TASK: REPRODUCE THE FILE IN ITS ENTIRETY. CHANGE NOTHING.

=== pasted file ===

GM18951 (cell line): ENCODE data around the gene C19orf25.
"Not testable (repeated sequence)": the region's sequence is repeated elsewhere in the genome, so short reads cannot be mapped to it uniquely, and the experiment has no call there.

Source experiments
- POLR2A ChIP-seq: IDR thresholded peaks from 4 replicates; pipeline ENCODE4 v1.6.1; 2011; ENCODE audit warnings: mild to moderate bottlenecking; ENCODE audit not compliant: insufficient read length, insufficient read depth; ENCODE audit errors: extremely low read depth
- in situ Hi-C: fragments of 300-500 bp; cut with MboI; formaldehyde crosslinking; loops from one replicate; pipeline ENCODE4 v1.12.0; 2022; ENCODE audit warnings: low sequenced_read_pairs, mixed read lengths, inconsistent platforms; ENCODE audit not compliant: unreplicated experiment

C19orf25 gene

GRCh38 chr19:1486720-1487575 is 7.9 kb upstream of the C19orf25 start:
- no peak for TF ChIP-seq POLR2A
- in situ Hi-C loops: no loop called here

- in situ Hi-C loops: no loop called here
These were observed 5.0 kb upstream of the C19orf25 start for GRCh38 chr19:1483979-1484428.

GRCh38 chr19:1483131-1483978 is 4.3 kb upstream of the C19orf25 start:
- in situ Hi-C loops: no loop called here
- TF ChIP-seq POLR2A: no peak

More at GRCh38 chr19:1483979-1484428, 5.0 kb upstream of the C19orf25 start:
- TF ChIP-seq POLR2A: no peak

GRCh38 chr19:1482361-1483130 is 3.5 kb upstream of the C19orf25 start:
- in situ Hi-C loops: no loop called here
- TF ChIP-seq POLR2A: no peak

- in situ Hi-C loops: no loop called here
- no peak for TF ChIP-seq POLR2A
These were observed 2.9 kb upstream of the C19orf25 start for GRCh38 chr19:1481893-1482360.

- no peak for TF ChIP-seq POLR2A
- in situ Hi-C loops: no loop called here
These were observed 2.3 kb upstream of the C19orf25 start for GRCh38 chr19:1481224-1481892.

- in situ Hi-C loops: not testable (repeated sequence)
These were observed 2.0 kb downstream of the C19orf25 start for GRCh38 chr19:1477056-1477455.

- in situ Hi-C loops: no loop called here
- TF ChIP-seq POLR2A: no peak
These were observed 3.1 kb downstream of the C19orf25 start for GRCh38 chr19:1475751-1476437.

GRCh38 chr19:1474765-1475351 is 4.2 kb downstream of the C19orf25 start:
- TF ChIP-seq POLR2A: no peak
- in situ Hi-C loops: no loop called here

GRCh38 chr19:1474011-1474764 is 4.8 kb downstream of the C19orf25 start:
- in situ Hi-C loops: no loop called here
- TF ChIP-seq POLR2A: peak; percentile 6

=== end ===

GM18951 (cell line): ENCODE data around the gene C19orf25.
"Not testable (repeated sequence)": the region's sequence is repeated elsewhere in the genome, so short reads cannot be mapped to it uniquely, and the experiment has no call there.

Source experiments
- POLR2A ChIP-seq: IDR thresholded peaks from 4 replicates; pipeline ENCODE4 v1.6.1; 2011; ENCODE audit warnings: mild to moderate bottlenecking; ENCODE audit not compliant: insufficient read length, insufficient read depth; ENCODE audit errors: extremely low read depth
- in situ Hi-C: fragments of 300-500 bp; cut with MboI; formaldehyde crosslinking; loops from one replicate; pipeline ENCODE4 v1.12.0; 2022; ENCODE audit warnings: low sequenced_read_pairs, mixed read lengths, inconsistent platforms; ENCODE audit not compliant: unreplicated experiment

C19orf25 gene

GRCh38 chr19:1486720-1487575 is 7.9 kb upstream of the C19orf25 start:
- no peak for TF ChIP-seq POLR2A
- in situ Hi-C loops: no loop called here

- in situ Hi-C loops: no loop called here
These were observed 5.0 kb upstream of the C19orf25 start for GRCh38 chr19:1483979-1484428.

GRCh38 chr19:1483131-1483978 is 4.3 kb upstream of the C19orf25 start:
- in situ Hi-C loops: no loop called here
- TF ChIP-seq POLR2A: no peak

More at GRCh38 chr19:1483979-1484428, 5.0 kb upstream of the C19orf25 start:
- TF ChIP-seq POLR2A: no peak

GRCh38 chr19:1482361-1483130 is 3.5 kb upstream of the C19orf25 start:
- in situ Hi-C loops: no loop called here
- TF ChIP-seq POLR2A: no peak

- in situ Hi-C loops: no loop called here
- no peak for TF ChIP-seq POLR2A
These were observed 2.9 kb upstream of the C19orf25 start for GRCh38 chr19:1481893-1482360.

- no peak for TF ChIP-seq POLR2A
- in situ Hi-C loops: no loop called here
These were observed 2.3 kb upstream of the C19orf25 start for GRCh38 chr19:1481224-1481892.

- in situ Hi-C loops: not testable (repeated sequence)
These were observed 2.0 kb downstream of the C19orf25 start for GRCh38 chr19:1477056-1477455.

- in situ Hi-C loops: no loop called here
- TF ChIP-seq POLR2A: no peak
These were observed 3.1 kb downstream of the C19orf25 start for GRCh38 chr19:1475751-1476437.

GRCh38 chr19:1474765-1475351 is 4.2 kb downstream of the C19orf25 start:
- TF ChIP-seq POLR2A: no peak
- in situ Hi-C loops: no loop called here

GRCh38 chr19:1474011-1474764 is 4.8 kb downstream of the C19orf25 start:
- in situ Hi-C loops: no loop called here
- TF ChIP-seq POLR2A: peak; percentile 6